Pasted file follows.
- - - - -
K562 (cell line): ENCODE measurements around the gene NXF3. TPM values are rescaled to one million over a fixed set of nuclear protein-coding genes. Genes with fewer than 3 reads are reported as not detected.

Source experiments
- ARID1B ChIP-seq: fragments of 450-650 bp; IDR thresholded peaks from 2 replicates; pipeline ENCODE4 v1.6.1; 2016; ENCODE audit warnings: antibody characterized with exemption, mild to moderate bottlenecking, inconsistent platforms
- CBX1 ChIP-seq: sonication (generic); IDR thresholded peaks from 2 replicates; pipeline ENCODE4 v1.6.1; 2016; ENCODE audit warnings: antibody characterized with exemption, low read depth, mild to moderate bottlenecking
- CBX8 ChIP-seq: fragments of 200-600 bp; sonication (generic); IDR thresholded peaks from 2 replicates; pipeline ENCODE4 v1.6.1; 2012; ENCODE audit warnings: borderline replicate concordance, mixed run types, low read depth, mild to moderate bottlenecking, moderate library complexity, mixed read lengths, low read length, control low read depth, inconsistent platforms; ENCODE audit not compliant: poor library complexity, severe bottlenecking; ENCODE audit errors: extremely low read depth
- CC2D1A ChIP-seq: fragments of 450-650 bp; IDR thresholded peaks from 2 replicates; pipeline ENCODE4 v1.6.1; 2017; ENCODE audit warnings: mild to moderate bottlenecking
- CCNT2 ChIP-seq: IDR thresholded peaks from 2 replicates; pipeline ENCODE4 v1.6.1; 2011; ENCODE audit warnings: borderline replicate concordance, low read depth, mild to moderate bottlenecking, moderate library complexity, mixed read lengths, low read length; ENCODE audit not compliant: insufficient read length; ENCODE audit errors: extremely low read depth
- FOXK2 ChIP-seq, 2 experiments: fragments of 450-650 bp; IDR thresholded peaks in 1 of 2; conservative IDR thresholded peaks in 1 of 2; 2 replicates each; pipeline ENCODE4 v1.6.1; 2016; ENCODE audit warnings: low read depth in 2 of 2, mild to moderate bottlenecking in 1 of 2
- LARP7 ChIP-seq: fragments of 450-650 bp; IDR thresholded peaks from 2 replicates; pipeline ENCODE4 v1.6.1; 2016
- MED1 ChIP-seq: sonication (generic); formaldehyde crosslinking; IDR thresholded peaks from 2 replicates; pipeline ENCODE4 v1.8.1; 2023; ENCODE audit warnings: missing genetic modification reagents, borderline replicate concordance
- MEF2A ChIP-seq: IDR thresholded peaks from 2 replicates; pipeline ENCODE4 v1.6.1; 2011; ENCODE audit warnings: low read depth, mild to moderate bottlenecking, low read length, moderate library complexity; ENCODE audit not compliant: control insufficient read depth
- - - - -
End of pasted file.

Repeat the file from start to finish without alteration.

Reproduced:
K562 (cell line): ENCODE measurements around the gene NXF3. TPM values are rescaled to one million over a fixed set of nuclear protein-coding genes. Genes with fewer than 3 reads are reported as not detected.

Source experiments
- ARID1B ChIP-seq: fragments of 450-650 bp; IDR thresholded peaks from 2 replicates; pipeline ENCODE4 v1.6.1; 2016; ENCODE audit warnings: antibody characterized with exemption, mild to moderate bottlenecking, inconsistent platforms
- CBX1 ChIP-seq: sonication (generic); IDR thresholded peaks from 2 replicates; pipeline ENCODE4 v1.6.1; 2016; ENCODE audit warnings: antibody characterized with exemption, low read depth, mild to moderate bottlenecking
- CBX8 ChIP-seq: fragments of 200-600 bp; sonication (generic); IDR thresholded peaks from 2 replicates; pipeline ENCODE4 v1.6.1; 2012; ENCODE audit warnings: borderline replicate concordance, mixed run types, low read depth, mild to moderate bottlenecking, moderate library complexity, mixed read lengths, low read length, control low read depth, inconsistent platforms; ENCODE audit not compliant: poor library complexity, severe bottlenecking; ENCODE audit errors: extremely low read depth
- CC2D1A ChIP-seq: fragments of 450-650 bp; IDR thresholded peaks from 2 replicates; pipeline ENCODE4 v1.6.1; 2017; ENCODE audit warnings: mild to moderate bottlenecking
- CCNT2 ChIP-seq: IDR thresholded peaks from 2 replicates; pipeline ENCODE4 v1.6.1; 2011; ENCODE audit warnings: borderline replicate concordance, low read depth, mild to moderate bottlenecking, moderate library complexity, mixed read lengths, low read length; ENCODE audit not compliant: insufficient read length; ENCODE audit errors: extremely low read depth
- FOXK2 ChIP-seq, 2 experiments: fragments of 450-650 bp; IDR thresholded peaks in 1 of 2; conservative IDR thresholded peaks in 1 of 2; 2 replicates each; pipeline ENCODE4 v1.6.1; 2016; ENCODE audit warnings: low read depth in 2 of 2, mild to moderate bottlenecking in 1 of 2
- LARP7 ChIP-seq: fragments of 450-650 bp; IDR thresholded peaks from 2 replicates; pipeline ENCODE4 v1.6.1; 2016
- MED1 ChIP-seq: sonication (generic); formaldehyde crosslinking; IDR thresholded peaks from 2 replicates; pipeline ENCODE4 v1.8.1; 2023; ENCODE audit warnings: missing genetic modification reagents, borderline replicate concordance
- MEF2A ChIP-seq: IDR thresholded peaks from 2 replicates; pipeline ENCODE4 v1.6.1; 2011; ENCODE audit warnings: low read depth, mild to moderate bottlenecking, low read length, moderate library complexity; ENCODE audit not compliant: control insufficient read depth